There have been very few Disney video games that have truly challenged and engaged adults. Much of this can be attributed to Disney’s careful control of their characters to ensure no potential tainting of their family-friendly brand. Even in the Kingdom Hearts series despite the fact that players could take iconic characters into combat, there was nothing that verged on ‘adult content’. Castle of Illusion isn’t anything unusual in that regard, but the game is unexpectedly enchanting, even for an adult.
Unfortunately that enchantment wears off rather quickly as you speed through what is underneath all the polish, just another platformer. Moving Mickey is accomplished via a virtual analog stick and tapping the other side of the screen makes him jump and a red button throws any apples you may have collected. Presumably in the greater Disney canon, all apples are poisonous. Despite the three-dimensional graphics and some fully three-dimensional sequences the majority of the game is played from a classic side-on perspective. It might sound like this is a bad thing, when in fact the 3-D portions of the game are the most frustrating due to the looseness of the controls. The only 3-D segment I truly delighted in was one in which you have been suddenly shrunken down and are on the run from a tumbling apple of destruction in a very Indiana Jones-esque sequence.
The game is a spiritual homage/remake of a much older game by the same title and nowhere can it be seen more than the slapdash story. An evil witch, with the ultimate goal of stealing her beauty, has kidnapped Minnie Mouse. So of course Mickey must come to the rescue. Players progress through a series of levels with plenty of jumps, moving platforms and enemies to be fruited or bounced on. Along the way you’ll see sparkling gemstones and your unstoppable impulse to collect them will be correct. Though the levels themselves are linear, players have a certain freedom to move throughout the castle at will. Initially only the foyer and a single door will be accessible but above are yet more doors and more levels to explore. Each door requires a certain number of gemstones to open, handily inscribed above each portal. As you may imagine, collecting the gems becomes the primary focus of the game. Unfortunately they’re generally easy to find and experienced players will find themselves eyeing an area and successfully prognosticating the existence of gems there as well as how to attain them. There’s little challenge involved in collecting all the gemstones and the game is easily beaten in a single lengthy sitting.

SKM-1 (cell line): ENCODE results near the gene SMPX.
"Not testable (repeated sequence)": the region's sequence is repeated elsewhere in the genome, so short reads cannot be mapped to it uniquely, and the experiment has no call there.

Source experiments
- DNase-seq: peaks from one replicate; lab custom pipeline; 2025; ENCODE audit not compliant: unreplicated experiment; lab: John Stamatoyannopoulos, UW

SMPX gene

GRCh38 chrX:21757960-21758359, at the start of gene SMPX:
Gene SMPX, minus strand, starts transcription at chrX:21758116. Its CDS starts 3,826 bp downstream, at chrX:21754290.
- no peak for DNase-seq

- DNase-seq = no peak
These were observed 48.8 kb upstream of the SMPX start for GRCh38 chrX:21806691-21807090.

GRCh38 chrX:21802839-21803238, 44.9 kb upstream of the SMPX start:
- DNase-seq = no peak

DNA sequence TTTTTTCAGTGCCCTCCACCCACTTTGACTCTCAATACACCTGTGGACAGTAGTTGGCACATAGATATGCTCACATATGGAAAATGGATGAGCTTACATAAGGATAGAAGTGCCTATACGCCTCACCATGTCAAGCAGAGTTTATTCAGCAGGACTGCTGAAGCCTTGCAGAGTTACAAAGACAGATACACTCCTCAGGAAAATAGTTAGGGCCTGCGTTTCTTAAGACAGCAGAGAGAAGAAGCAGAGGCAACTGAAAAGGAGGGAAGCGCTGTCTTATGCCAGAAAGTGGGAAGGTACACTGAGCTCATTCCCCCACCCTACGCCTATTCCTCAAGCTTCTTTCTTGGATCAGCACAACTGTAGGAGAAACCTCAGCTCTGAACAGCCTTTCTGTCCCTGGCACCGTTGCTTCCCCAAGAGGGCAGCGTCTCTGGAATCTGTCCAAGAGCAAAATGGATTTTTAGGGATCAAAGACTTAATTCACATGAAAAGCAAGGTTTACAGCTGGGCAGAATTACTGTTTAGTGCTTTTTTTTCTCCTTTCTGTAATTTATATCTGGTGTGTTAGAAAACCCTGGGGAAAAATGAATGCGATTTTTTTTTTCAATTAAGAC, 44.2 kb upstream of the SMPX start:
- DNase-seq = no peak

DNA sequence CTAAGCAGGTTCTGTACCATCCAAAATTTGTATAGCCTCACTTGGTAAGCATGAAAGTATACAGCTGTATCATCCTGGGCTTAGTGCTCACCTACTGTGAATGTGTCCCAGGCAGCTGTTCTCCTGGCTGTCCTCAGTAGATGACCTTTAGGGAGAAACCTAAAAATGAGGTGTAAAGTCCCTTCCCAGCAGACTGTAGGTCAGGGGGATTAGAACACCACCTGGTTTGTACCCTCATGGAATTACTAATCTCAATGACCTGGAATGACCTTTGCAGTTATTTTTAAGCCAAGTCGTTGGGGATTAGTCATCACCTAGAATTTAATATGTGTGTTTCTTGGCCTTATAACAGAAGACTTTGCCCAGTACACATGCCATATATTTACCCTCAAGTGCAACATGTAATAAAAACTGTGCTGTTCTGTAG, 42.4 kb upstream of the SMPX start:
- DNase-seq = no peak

Once you’ve rescued Minnie there isn’t much to do beyond a few collectibles and some unlockable costumes that sadly have no purpose beyond adornment. Despite that, the game has a high level of polish and the requisite Disney charm is as well executed as one would expect from the most lucrative family entertainment company in human history. The game has a remastered soundtrack and a narrator, but with a plot this thin and unessential it’s almost comical to have someone telling you about what Mickey was up to next.
Ultimately the game seems like something that would be more suited to the attention of a child, which is again not a shock considering the source material. Even for a diehard Disney fan the ten-dollar price tag is a huge detriment to the appeal of the game. The wonky controls and complete lack of challenge put the final nail in the adorable, big-eared coffin.
No. Cute. But too easy.
Sorry, but your entertainment is in another castle.